Blast Chillers

Blast chillers drop food temperatures from 160 degrees F to 35 degrees F in 4 hours or quicker.


Cleaning and Maintaining Blast Chillers

The average service life of a blast chiller can vary, depending on use, environment and various other factors but most last between 5 and 10 years. Unlike refrigeration equipment, blast chillers are not designed for continuous operation and should be shut off when not in use.

Keeping the interior clean represents the most important aspect of maintaining a blast chiller. Clean the interior of a blast chiller weekly using lukewarm water and detergent, per the manufacturer’s recommendations. Wash the door gasket with water and wipe it with a dry cloth.

Cleaning the condenser coil is a uniform task that applies to all refrigeration equipment. Clean the blast chiller’s condenser every 30 days, using nonmetal brushes to remove all dust and dirt from the condenser blades.

There are other steps to take that contribute to a long and productive service life for blast chillers.

  • Where drain lines are present, keep them clean of condensate water to prevent backups.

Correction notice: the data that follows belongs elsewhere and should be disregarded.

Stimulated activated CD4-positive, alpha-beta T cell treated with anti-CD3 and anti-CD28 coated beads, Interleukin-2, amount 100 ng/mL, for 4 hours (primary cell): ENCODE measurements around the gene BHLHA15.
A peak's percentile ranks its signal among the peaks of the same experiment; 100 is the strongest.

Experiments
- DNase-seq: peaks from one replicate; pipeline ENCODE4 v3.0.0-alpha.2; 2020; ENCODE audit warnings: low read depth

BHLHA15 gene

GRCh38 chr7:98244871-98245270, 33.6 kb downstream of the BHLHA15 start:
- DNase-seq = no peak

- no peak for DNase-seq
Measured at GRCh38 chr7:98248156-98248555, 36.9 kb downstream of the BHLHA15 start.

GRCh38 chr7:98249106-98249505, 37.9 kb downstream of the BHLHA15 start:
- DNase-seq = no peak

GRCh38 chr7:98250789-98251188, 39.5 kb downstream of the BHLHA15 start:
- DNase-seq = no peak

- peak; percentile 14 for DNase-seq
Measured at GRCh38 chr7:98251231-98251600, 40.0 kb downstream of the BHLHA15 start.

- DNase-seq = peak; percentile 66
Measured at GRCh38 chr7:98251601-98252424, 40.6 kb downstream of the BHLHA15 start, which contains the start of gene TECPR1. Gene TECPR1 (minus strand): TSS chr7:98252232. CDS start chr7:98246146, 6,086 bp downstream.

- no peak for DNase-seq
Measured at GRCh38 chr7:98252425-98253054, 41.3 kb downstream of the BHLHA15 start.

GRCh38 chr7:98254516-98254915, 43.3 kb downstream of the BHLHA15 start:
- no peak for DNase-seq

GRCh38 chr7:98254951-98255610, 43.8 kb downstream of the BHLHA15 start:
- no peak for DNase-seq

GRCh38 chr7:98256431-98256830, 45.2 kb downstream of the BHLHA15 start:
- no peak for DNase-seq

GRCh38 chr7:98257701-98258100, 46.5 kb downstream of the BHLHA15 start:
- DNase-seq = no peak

• In addition to keeping the inside clean, keep probes in working order. These can get damaged if closed in a door.
  • Clean condensers by popping off the unit’s front panel on a weekly or monthly basis, depending on usage, environment and other factors.
  • The biggest mistake operators make is putting big sheet pans in with smaller pans on top, which can impede the cooling process.
  • Chefs and cooks tend to drop plastic on top of pans. The plastic, however, can make its way into the condensers, which impacts airflow.
  • Making sure probes are in good working condition and the wires aren’t damaged or frayed.

Unfortunately, blast chillers rarely show signs a breakdown is near. Blast chillers do, however, show some signs they may be near the end of their service lives and will soon require a replacement.

  • If the unit chills food inconsistently by either not cooling as quickly or thoroughly, operators should ensure the condenser is clean. If this is not the issue, and it is an older unit, replacement may be appropriate.
  • When repairs and service calls start adding up, it may be more cost-effective to replace the blast chiller. This typically applies for a unit that has been in service a long time and/or is part of a high-volume operation.
  • Other signs service is necessary include probes not working correctly or the condenser remaining on when the unit is turned off.
  • If the blast chiller has excessive leaks in the evaporator or refrigeration system, this may warrant replacement, depending on the unit’s age.
  • Because blast chiller evaporators can be pricey to replace, operators should consider retiring units between five and seven years old that leak.


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